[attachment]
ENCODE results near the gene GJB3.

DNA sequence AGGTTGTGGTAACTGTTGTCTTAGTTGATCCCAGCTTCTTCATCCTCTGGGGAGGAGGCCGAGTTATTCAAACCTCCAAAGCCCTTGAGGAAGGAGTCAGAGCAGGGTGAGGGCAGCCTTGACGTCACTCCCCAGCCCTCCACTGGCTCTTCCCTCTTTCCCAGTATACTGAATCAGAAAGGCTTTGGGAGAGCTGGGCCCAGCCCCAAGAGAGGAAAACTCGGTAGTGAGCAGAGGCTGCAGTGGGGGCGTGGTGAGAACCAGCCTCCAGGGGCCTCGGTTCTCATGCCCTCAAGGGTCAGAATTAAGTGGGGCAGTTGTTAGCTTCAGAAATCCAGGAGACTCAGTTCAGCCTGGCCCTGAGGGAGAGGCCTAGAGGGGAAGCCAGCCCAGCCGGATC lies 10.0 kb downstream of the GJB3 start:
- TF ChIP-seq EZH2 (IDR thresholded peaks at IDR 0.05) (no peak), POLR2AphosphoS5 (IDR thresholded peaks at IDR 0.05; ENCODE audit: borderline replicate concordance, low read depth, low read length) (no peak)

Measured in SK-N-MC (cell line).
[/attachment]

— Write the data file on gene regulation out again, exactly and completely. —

ENCODE results near the gene GJB3.

DNA sequence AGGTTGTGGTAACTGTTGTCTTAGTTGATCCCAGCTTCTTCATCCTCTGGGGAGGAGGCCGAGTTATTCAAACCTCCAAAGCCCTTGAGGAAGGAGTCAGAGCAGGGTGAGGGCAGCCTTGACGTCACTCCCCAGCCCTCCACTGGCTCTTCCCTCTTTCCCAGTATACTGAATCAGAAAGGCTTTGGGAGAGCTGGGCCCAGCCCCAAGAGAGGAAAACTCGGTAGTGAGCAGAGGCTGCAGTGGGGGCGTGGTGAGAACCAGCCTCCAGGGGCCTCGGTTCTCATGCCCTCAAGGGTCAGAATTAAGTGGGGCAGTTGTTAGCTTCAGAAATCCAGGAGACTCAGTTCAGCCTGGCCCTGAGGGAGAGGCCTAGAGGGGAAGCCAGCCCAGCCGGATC lies 10.0 kb downstream of the GJB3 start:
- TF ChIP-seq EZH2 (IDR thresholded peaks at IDR 0.05) (no peak), POLR2AphosphoS5 (IDR thresholded peaks at IDR 0.05; ENCODE audit: borderline replicate concordance, low read depth, low read length) (no peak)

Measured in SK-N-MC (cell line).